The SAT has been diligently and scientifically designed to predict performance in college. It predicts such performance better than HS grade point average.

Think about that for a moment. A 3 hour test that predicts college performance better than 4 years of HS exams, papers, classroom performance, etc. Pretty impressive.

Further, when judging the value of the SAT for college admission, one has to ask, "compared to what?"

HS grades? As indicated, the SAT is better. And HS grades are impossible to compare across thousands of different high schools, and in addition are subject to significant manipulation by the high schools seeking to look good or have their students do well. That's why college admission offices use both the SAT and HS grades.

Teacher recommendations? They are notoriously even worse.

The recommendation of the Headmaster of Exeter as to which 40 or so of his graduating seniors should be admitted into Harvard? That's the way things used to work. Good luck to Vic Niederhoffer's getting admitted to Harvard under that system.

Stefan Jovanovich writes: 

The SAT is a scam. It has been around for 50 years. It has never measured anything. And it continues to measure nothing. And the whole game is that everybody who does well on it, is so delighted by their good fortune that they don't want to attack it. And they are the people in charge. Because of course, the way you get to be in charge is by having high test scores. So it's this terrific kind of rolling scam that every so often, somebody sort of looks and says–well, you know, does it measure intelligence? No. Does it predict college grades? No. Does it tell you how much you learned in high school? No. Does it predict life happiness or life success in any measure? No. It's measuring nothing. It is a test of very basic math and very basic reading skill.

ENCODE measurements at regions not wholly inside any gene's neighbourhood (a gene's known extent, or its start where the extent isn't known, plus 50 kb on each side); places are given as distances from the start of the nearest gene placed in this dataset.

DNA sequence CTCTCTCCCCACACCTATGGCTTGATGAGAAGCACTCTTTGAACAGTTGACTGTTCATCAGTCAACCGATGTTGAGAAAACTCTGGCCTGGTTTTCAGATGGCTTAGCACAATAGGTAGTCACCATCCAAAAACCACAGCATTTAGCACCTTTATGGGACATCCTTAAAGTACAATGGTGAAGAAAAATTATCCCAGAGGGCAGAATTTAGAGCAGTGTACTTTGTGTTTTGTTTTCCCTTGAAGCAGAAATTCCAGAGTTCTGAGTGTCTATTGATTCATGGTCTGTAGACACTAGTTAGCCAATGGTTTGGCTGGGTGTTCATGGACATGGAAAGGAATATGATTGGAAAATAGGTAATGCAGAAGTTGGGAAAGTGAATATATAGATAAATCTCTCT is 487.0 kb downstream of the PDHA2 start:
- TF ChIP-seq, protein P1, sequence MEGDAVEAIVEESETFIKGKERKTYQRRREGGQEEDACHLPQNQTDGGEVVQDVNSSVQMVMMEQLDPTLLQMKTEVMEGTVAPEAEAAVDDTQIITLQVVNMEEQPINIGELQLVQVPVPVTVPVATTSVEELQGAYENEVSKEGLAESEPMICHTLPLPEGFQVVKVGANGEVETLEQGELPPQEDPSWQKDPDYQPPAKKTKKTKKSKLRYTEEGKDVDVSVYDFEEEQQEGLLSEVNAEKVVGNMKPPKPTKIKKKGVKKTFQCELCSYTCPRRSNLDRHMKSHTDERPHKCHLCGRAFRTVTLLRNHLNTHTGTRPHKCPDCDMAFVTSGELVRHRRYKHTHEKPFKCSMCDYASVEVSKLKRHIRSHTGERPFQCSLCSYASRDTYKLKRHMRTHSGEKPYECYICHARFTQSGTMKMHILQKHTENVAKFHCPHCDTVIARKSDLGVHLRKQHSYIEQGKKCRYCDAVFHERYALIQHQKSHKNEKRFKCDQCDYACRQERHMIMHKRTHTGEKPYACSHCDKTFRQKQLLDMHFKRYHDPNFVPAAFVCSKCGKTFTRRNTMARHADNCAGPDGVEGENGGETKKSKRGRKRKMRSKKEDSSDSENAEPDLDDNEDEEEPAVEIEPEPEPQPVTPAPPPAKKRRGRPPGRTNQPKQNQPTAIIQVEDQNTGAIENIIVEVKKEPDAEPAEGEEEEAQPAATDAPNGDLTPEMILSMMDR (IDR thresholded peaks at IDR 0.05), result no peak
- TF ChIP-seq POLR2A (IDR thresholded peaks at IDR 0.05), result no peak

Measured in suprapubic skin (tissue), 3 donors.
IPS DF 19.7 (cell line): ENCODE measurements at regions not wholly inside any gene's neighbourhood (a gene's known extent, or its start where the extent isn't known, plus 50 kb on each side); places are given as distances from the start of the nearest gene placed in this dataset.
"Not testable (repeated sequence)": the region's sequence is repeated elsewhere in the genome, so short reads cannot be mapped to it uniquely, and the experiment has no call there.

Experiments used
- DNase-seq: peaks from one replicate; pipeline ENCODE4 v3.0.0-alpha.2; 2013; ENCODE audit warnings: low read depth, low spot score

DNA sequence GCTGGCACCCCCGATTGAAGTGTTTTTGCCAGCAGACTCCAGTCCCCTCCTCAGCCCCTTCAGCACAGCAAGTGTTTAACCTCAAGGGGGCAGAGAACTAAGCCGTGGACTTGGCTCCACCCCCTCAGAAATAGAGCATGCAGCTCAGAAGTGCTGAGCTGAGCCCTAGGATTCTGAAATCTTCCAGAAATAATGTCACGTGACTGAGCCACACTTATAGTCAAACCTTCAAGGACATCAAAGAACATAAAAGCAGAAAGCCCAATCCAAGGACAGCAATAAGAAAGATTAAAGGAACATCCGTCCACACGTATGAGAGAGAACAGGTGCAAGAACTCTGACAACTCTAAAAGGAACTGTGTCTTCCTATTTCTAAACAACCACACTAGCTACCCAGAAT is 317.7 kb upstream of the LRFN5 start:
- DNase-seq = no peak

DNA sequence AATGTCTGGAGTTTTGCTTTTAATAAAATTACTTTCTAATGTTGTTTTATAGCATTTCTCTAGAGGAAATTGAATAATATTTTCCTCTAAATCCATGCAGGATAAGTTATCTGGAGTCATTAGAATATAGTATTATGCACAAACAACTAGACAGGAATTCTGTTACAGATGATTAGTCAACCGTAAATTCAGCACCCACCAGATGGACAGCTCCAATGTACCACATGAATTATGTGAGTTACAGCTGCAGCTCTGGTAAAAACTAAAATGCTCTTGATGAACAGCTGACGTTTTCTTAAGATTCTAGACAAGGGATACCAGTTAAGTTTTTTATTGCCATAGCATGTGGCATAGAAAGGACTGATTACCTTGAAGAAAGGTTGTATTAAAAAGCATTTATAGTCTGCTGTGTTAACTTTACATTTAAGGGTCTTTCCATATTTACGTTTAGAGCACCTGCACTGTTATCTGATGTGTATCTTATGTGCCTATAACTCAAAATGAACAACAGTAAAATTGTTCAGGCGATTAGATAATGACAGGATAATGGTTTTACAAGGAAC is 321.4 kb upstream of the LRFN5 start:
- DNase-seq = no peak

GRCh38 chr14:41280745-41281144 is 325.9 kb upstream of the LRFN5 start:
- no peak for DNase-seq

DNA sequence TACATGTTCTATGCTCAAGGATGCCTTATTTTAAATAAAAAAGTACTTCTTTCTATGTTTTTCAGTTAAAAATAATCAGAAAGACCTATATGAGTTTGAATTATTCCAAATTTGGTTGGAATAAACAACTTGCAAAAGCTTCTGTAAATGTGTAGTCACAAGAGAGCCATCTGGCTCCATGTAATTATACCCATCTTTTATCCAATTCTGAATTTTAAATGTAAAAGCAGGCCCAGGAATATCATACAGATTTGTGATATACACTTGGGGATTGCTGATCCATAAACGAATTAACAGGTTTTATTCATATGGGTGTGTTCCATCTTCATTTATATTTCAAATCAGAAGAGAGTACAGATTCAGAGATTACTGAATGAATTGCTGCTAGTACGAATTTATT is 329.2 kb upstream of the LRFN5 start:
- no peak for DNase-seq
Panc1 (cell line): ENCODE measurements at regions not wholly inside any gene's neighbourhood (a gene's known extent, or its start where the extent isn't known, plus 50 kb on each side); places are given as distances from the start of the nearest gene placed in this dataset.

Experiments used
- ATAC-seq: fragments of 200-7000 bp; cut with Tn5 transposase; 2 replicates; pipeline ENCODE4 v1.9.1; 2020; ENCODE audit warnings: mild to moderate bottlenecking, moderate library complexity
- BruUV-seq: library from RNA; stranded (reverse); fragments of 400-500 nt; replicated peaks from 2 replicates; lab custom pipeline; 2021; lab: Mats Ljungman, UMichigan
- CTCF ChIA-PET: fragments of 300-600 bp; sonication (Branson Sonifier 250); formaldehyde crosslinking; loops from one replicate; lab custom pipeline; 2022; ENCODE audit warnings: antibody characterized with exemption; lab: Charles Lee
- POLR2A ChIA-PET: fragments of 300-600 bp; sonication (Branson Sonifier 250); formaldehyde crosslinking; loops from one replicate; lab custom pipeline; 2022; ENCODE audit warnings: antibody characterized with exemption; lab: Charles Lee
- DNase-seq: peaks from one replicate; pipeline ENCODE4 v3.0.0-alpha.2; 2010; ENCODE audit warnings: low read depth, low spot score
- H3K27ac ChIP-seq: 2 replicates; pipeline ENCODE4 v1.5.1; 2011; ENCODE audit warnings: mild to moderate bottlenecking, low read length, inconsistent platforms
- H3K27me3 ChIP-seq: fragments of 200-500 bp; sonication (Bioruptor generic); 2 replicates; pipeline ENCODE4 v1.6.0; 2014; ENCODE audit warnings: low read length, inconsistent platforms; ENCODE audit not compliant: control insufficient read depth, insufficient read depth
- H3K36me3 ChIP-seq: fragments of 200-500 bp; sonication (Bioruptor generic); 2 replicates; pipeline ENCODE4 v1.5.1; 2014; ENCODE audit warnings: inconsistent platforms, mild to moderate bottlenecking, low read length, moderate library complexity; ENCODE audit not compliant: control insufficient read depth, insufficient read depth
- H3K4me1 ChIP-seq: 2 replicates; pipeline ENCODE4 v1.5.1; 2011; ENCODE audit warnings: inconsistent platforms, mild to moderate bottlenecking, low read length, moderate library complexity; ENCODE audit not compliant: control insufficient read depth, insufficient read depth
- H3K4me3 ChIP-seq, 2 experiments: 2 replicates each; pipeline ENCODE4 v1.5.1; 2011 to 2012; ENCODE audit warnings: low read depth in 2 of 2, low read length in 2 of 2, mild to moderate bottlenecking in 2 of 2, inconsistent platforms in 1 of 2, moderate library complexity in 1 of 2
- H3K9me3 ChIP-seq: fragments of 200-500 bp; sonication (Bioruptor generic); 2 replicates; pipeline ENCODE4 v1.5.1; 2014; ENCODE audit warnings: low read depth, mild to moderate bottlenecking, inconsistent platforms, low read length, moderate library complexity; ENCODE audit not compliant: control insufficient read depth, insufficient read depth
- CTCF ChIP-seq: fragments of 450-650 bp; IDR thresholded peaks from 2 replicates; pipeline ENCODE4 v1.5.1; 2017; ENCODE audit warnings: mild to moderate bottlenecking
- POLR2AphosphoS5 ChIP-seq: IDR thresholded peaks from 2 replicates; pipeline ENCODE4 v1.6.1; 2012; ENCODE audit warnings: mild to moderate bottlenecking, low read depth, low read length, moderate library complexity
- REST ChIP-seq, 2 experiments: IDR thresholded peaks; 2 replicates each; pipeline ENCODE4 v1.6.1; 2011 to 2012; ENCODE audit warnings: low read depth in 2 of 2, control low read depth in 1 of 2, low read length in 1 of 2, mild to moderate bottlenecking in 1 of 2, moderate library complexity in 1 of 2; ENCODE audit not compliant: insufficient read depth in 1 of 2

- Jon Katzman, Founder of the Princeton Review

The interview is worth reading in full.

But (of course, there would be a caveat from yours truly), Katzman wants to ignore the success that crammers have always had because he, like everyone else, does not want common public education to be what works - an intensive drill and practice of basic reading and math skills. These are subject that are, as Katzman himself says, "Nothing that a high school kid should be taking." Yet, they are the very skills that almost all children leave school now without having mastered.

Victor Niederhoffer writes: 

And yet. I disagree with him on all parts. I believe the sat is a basic measure of IQ, highly correlating with it. And IQ is the best predictor of success in school and life. I'll have to look at the studies that confirm or infirm this.

Stefan Jovanovich adds:

Gentlemen: Mr. Katzman is admittedly hyperbolic, and he was, very skillfully, talking his book. Of course the test measures IQ, but IQ is itself a measure of one's ability to take these kinds of tests. That was and is his larger point. Schooling should be about test-taking and there should be as many different kinds of tests given as possible - those for dexterity, spacial awareness, physical assembly of a jumbled set of parts. The advantage that Eddy and all the other bright kids have is that their home schooling was competitive and testing yet built confidence and pushed away fear because there was always a new and different test to take and they quickly discovered that, in some things, they could be even better than their old man. My Dad was right - for all but the most fortunate school is simply the barrel in which the poor are told to put their children so they can learn how to keep each other from climbing out. That truth is what Mr. Katzman discovered about the Joes of this world and how much the SAT has become the barrel used for adult life; and, to his credit, it pisses him off just as much as it did my old man.





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